ANDREWS, N.C. (CN) – A North Carolina town that rang in the New Year with a traditional “Possum Drop” has faced online criticism from animal rights advocates who say this year’s opossum was injured, prompting the town to use a stuffed animal for future celebrations.
While thousands of spectators gathered in Times Square on New Year’s Eve, many residents of Andrews, North Carolina, sang and cheered below a dangling opossum in a plexiglass box. Contrary to the event’s title, the chosen opossum is not dropped, but slowly lowered at the stroke of midnight.
But after escalating criticism surrounding the event on social media this year, a stuffed marsupial will be used instead of a live opossum for the foreseeable future, according to Mayor James Reid.
“I do not want my town to have to go through this ever again,” he said in an interview Tuesday.
Clay Logan, a convenience store owner who organized the “Possum Drop” for more than 23 years in neighboring Brasstown shifted the event to Andrews for 2019.
A cherished tradition for many in these mountain communities, the event has often been greeted with backlash from animal rights activists, including several unsuccessful lawsuits brought by People for the Ethical Treatment of Animals, or PETA.
A series of bills passed by North Carolina lawmakers since 2013 has allowed the tradition to carry on, waving some restrictions on trapping and displaying opossums for five days around the New Year.
This year, two animal rights organizations say the opossum used for the drop had been previously injured, resulting in the eventual amputation of her leg. That was the last straw for groups who already protested the use of a live animal during the celebration.
“They advertise that no ‘possum is harmed for the event, but even healthy ones are damaged physically by stress caused by the loud noises,” Beth Sparks, a co-director of the Opossum’s Pouch Sanctuary, Rescue and Rehabilitation, told Courthouse News.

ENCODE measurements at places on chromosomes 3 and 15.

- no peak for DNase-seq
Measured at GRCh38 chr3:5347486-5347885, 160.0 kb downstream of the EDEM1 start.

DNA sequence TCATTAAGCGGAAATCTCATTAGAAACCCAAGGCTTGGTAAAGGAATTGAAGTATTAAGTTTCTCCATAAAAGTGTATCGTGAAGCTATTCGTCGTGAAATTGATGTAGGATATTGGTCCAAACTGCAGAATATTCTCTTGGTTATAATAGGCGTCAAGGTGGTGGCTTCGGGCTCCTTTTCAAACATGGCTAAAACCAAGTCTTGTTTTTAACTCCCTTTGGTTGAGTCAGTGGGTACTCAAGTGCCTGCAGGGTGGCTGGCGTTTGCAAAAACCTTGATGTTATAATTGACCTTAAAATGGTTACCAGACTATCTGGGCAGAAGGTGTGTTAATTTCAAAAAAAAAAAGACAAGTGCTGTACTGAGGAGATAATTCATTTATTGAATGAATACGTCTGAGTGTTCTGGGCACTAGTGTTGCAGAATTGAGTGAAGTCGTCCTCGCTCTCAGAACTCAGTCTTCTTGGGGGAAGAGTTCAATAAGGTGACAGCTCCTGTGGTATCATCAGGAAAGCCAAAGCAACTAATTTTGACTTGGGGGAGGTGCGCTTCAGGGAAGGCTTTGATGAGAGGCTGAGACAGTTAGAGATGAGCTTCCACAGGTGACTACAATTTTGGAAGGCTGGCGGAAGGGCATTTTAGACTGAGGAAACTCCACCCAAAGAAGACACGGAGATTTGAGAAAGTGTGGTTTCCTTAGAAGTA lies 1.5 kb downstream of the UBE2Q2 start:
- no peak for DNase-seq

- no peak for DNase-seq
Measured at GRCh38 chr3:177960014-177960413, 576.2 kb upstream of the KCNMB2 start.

Sparks said her small sanctuary is now caring for the opossum, which was found to have a serious leg injury that most likely occurred during the trapping process.
“This is the first time I have seen a town use a ‘possum that was previously injured,” Sparks said, “Millie had a snapped bone in her leg and the circulation was cut off. We went to the vet several times and eventually we were told there was no other choice but to amputate.”
Her organization, along with Animal Help Now, began posting pictures of the opossum on Facebook, garnering thousands of reactions after being unable to reach an agreement on a joint statement with the town’s mayor.
Mayor Reid told Courthouse News he will never again support the use of a live opossum during the event after receiving a slew of criticism online that was prompted by the claim of an injured leg.
“We are not mean people here in western North Carolina, and we would never do something if we knew it was harming the ‘possum,” Reid said.
He said the Opossum’s Pouch has yet to prove that the opossum in their care, Mille, is the same one used in the New Year’s Eve ceremony.
Both Sparks and Reid say a wildlife rehabilitator transported the opossum after the event, but Reid said the town is unable to determine if it fell into the hands of the Opossum’s Pouch, like the organization claims.
Sparks, who has worked for over a decade to end live opossum drops, said there is a documented chain of custody that tracks the opossum’s journey to her, and that Millie’s ear markings match that of the dropped opossum.
David Crawford, executive director of Animal Help Now, worked with the Opossum’s Pouch Sanctuary by reaching out to Reid on several occasions in hopes of reforming the “Possum Drop” event.
“It was two days before the drop and a local farmer called us and said his dogs cornered a ‘possum. We said, ‘Sure, that is the ‘possum we will use since it might have died on that farm anyway,’” Reid said. “It did not appear, to me, to be injured and if I had known it was, it would not have been used.”
Despite the disagreement on Millie’s identity, it is settled that future opossums used in the event will be stuffed.
“It is time for these traditions to become modern. You can still have fun and you can still attract a crowd without putting these underdog animals in danger,” Sparks said.
The event, said Reid, has the potential to bring awareness and educational opportunities about opossums in the future, even if the animal is stuffed.
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